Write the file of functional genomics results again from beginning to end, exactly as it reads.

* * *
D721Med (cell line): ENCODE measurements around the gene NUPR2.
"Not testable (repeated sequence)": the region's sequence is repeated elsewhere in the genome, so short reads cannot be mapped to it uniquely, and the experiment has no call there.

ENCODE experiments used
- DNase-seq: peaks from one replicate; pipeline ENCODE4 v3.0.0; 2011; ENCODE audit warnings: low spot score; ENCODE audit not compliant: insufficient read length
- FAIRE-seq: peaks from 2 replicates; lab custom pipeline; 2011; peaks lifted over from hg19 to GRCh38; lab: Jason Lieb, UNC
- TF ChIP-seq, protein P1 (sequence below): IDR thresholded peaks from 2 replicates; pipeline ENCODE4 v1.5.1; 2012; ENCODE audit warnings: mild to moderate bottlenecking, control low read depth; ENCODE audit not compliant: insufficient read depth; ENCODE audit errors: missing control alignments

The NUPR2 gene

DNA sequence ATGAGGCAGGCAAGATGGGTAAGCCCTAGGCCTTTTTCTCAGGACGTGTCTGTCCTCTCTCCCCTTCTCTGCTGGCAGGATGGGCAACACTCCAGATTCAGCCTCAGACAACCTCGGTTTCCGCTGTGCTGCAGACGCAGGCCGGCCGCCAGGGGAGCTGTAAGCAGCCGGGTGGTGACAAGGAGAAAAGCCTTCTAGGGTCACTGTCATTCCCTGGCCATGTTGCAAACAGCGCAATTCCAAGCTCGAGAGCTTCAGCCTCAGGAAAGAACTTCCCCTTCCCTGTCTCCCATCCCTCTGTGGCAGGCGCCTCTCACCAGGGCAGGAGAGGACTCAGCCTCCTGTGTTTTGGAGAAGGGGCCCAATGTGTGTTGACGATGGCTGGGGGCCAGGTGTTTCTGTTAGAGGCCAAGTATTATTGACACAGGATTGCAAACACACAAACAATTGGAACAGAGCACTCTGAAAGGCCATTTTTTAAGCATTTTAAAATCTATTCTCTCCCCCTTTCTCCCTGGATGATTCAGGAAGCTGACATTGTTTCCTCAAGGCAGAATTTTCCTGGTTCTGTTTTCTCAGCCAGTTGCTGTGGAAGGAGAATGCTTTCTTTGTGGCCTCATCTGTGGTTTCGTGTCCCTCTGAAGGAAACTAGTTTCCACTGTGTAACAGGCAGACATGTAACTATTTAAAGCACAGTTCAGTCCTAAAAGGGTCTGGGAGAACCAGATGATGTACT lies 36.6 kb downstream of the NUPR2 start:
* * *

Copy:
D721Med (cell line): ENCODE measurements around the gene NUPR2.
"Not testable (repeated sequence)": the region's sequence is repeated elsewhere in the genome, so short reads cannot be mapped to it uniquely, and the experiment has no call there.

ENCODE experiments used
- DNase-seq: peaks from one replicate; pipeline ENCODE4 v3.0.0; 2011; ENCODE audit warnings: low spot score; ENCODE audit not compliant: insufficient read length
- FAIRE-seq: peaks from 2 replicates; lab custom pipeline; 2011; peaks lifted over from hg19 to GRCh38; lab: Jason Lieb, UNC
- TF ChIP-seq, protein P1 (sequence below): IDR thresholded peaks from 2 replicates; pipeline ENCODE4 v1.5.1; 2012; ENCODE audit warnings: mild to moderate bottlenecking, control low read depth; ENCODE audit not compliant: insufficient read depth; ENCODE audit errors: missing control alignments

The NUPR2 gene

DNA sequence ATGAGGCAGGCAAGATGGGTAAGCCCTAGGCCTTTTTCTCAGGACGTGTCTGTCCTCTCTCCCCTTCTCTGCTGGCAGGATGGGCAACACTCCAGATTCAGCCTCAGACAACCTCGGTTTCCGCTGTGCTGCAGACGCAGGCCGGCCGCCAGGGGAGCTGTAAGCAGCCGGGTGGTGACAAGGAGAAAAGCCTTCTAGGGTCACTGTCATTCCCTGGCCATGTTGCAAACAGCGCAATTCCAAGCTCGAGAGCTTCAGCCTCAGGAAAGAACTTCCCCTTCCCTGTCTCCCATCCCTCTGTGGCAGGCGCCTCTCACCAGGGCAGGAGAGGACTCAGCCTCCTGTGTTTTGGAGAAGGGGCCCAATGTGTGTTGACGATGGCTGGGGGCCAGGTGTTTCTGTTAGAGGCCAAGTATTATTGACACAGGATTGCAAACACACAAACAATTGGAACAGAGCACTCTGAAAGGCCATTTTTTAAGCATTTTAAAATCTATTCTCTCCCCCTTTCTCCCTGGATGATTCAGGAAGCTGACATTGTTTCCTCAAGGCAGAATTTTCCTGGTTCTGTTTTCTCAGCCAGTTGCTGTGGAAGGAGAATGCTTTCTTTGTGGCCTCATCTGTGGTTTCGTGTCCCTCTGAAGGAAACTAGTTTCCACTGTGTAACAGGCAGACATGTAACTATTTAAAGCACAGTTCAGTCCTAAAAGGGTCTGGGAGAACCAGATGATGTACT lies 36.6 kb downstream of the NUPR2 start: